Seasons is available now for around £40, though Gameslore currently stock it for £32.99. Designed by Regis Bonnessee with art from Naiade, it’s published by Asmodee and Libellud. Between two and four people can play, but remember, you’ll be there for at least an hour…!

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A Kind of Magic – Seasons review

Stuart Platt, the only games reviewer out there who’s as at home with a figure four leglock as he is with a d20, returns to pass judgement on the new hotness from Libellud and Asmodee, Seasons… is it up to his most exacting of standards?

Now, I like Seasons.  I have played it extensively at BoardGameArena.com  (an excellent portal for online boardgaming by the way) and was thrilled when my shiny new copy landed on the doorstep.  This intro sounds like a massive BUT is forthcoming (which it is); first though, let’s focus on the good stuff.

The game is glossy and shiny to the n’th degree.  The art and excellent iconography of the cards, dice and central play board capture a sense of light fun – wizards and spells, summoning familiars and artefacts.  It’s all thoroughly lovely! This would, of course, be for nought if the game mechanisms weren’t up to scratch.  Thankfully, there’s a load of interesting stuff going on.  Firstly, players draft a set of nine cards – a la 7 Wonders for instance, and then separate those into three sets of three.  These will be released to players’ hands as the game clock ticks through the seasons into years one, two and three.

Seriously, it’s a beautiful game to look at, as you’d expect from the folks who originally brought you Dixit.

The cards are the meat of the game – providing victory points (referred to as crystals throughout), special abilities and some ‘take that’ powers which hurt your opponents.  From the selections you draft, the aim is to create an array of cards that combo together and empower each other. How do we cast these spells and summon these familiars? Well, each turn players select a resource die from a pool rolled each turn. It would be remiss of me not to shower these beautiful creatures with special praise.   Large, chunky, satisfying beasts – despite the pretty colours, these are MEN’s dice! There is no squinting at miniscule icons like you have to with Quarriors.  Here, everyone at the table can easily read what each dice provides – be that resources (Wind, Water, Earth and Fire), Crystal VPs or a Summoning point that increases the number of cards you can have in play at any time.  Some dice even offer an ability to directly trade in resources for Crystals – very useful as there are strict limits on the number of resources you can store at any one time.

Each round, the seasons clock ticks onwards (with some resources scarcer and more valuable at various times) as players make the best of what is available – including the hands of cards they set up at the beginning of the game.  At the end of year 3, points are totalled – any cards NOT played are worth negative points – and the winner is the person with the most crystals.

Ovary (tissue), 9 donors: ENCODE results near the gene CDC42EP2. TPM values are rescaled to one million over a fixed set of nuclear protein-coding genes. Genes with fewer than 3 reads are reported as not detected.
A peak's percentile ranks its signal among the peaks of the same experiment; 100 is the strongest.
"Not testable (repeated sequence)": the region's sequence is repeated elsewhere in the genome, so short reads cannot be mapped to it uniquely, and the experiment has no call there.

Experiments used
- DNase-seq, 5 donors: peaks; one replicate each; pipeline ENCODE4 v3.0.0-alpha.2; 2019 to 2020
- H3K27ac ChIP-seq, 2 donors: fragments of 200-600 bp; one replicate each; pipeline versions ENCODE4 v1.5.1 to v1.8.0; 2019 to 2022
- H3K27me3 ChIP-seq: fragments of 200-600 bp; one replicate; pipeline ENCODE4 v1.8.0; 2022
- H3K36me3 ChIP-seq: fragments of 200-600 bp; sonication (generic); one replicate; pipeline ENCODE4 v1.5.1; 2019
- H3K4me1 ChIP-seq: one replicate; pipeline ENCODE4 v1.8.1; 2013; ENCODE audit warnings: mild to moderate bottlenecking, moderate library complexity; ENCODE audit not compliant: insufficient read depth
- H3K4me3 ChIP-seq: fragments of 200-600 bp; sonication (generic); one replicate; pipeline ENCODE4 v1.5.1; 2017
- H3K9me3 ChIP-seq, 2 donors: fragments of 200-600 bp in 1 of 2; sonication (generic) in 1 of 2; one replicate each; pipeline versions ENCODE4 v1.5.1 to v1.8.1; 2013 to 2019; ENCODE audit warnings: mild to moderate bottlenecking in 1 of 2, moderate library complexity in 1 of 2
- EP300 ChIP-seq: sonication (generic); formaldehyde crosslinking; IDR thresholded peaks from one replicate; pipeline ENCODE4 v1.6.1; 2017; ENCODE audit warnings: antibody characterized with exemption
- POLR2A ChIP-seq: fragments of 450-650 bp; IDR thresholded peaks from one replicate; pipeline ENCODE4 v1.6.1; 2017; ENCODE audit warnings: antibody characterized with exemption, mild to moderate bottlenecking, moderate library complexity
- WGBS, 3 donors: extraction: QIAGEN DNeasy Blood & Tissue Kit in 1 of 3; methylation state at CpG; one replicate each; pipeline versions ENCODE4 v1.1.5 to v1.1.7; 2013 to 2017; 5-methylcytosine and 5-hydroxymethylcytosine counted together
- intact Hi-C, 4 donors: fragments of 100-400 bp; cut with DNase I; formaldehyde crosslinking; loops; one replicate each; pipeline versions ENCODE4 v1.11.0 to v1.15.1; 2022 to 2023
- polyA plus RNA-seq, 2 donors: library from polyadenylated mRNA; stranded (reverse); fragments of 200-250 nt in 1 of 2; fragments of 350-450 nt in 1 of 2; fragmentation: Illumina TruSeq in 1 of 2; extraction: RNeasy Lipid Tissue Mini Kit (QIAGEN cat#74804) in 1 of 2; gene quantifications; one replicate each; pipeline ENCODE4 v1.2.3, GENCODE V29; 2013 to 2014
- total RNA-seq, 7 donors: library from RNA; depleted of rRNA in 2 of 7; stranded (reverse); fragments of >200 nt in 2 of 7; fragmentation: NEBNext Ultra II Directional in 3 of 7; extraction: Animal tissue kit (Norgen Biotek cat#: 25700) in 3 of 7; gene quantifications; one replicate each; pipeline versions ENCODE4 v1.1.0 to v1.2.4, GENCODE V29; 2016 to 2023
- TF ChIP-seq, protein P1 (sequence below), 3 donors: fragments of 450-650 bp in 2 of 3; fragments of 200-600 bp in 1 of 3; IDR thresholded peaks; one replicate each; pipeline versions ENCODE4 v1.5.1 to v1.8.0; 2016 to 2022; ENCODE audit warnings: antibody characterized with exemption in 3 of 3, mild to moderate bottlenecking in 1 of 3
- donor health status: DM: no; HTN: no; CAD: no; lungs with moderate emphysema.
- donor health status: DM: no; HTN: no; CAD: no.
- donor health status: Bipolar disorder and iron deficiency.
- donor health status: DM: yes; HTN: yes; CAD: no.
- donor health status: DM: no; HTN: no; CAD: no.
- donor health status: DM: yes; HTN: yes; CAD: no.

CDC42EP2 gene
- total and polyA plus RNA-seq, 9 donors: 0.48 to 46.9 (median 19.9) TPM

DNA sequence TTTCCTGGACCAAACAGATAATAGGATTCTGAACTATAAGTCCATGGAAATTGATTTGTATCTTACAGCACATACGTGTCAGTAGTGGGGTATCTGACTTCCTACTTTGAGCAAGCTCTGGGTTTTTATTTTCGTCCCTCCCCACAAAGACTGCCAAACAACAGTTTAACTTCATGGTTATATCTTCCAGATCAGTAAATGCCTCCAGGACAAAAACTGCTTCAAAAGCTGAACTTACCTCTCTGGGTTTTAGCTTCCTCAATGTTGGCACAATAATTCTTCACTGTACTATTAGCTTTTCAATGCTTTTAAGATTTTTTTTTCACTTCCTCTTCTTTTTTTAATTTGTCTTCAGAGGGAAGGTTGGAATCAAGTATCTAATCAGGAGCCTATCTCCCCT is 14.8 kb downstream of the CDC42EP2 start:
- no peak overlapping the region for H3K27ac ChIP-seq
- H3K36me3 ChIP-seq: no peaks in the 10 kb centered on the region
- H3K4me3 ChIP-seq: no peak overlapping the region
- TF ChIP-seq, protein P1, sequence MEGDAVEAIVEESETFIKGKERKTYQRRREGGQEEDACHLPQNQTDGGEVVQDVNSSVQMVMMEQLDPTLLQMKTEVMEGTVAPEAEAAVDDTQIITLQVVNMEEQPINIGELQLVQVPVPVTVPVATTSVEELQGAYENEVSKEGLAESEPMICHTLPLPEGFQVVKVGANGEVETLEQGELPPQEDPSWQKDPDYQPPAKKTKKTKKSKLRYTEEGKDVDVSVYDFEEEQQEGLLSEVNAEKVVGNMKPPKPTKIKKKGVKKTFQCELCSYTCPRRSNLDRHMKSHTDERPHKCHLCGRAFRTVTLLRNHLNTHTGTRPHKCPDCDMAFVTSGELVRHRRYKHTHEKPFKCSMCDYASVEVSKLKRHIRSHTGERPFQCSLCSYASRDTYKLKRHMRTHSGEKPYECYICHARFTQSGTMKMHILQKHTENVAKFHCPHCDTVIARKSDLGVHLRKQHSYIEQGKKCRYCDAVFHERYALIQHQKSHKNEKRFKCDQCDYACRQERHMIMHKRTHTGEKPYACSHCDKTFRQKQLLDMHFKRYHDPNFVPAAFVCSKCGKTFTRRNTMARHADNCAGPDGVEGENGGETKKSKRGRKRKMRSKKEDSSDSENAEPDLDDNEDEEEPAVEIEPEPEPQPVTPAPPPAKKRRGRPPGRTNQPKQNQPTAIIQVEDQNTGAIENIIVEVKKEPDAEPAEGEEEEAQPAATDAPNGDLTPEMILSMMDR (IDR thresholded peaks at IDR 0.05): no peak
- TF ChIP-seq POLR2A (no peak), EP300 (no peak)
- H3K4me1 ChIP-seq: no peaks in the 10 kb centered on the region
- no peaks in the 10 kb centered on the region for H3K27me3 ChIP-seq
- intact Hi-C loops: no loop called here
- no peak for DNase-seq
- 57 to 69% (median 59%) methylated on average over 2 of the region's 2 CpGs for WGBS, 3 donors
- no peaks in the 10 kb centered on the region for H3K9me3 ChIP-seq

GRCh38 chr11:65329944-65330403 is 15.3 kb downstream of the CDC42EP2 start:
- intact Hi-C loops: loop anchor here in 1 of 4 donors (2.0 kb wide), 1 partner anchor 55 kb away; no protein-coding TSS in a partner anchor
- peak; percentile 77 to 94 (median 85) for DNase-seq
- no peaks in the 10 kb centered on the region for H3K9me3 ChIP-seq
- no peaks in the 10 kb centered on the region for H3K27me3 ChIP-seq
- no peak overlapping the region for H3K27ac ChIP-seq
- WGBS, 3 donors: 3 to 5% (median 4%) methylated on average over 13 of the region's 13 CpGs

Close up on one of the player boards. That is one terrifying looking rabbit.

Sounds great right? Well it is…BUT! [I was waiting for that – Michael] it all falls apart with more than 2 players – but why?

First of all, the game length extends greatly. Players have some control as to the pace of the game – an icon on the remaining die indicates how far the seasonal clock ticks round – but with three and certainly with four, this medium weight game goes that little bit too long.  I like the flow.  I like how the cards are released over the three years.  However, that final year REALLY drags with the full contingent of players sat around the table.

Secondly, there’s a lot of admin to deal with. “Each new season I get a resource… OK…  and I get a crystal… Ok… and so do I… but then I take 4 crystals off all of you.  Ok…  oh, but it’s also the end of the year, so I need 3 more resources… I’ll just work out what I need… [LOUD SNORING NOISE]…”  The cube shuffling and admin that the online implementation handles so well is such a ball-ache on the tabletop.  With two it’s tolerable.  With four it’s thoroughly unpleasant.

Finally, there’s the “take that” element.  The pendulum effect of cards that directly hurt your opponent and help you work well in a 2 player environment – like Magic the Gathering, it works very well as a duelling card game.  With four, not only is the admin a pain, but the swing it causes almost makes the rest of the game seem redundant.  Taking ‘4 crystals’ from every opponent every turn, for instance, just grinds things to a halt.

So, I am both very enthusiastic and bitterly disappointed by Seasons.  It does so many things well.  If I was the cynical sort, I’d suggest that this was designed as a two player game but converted to become more commercially attractive. So do yourself a favour – get yourself a copy and play it with two.  If you must play with more, do it online.  The bits are great though…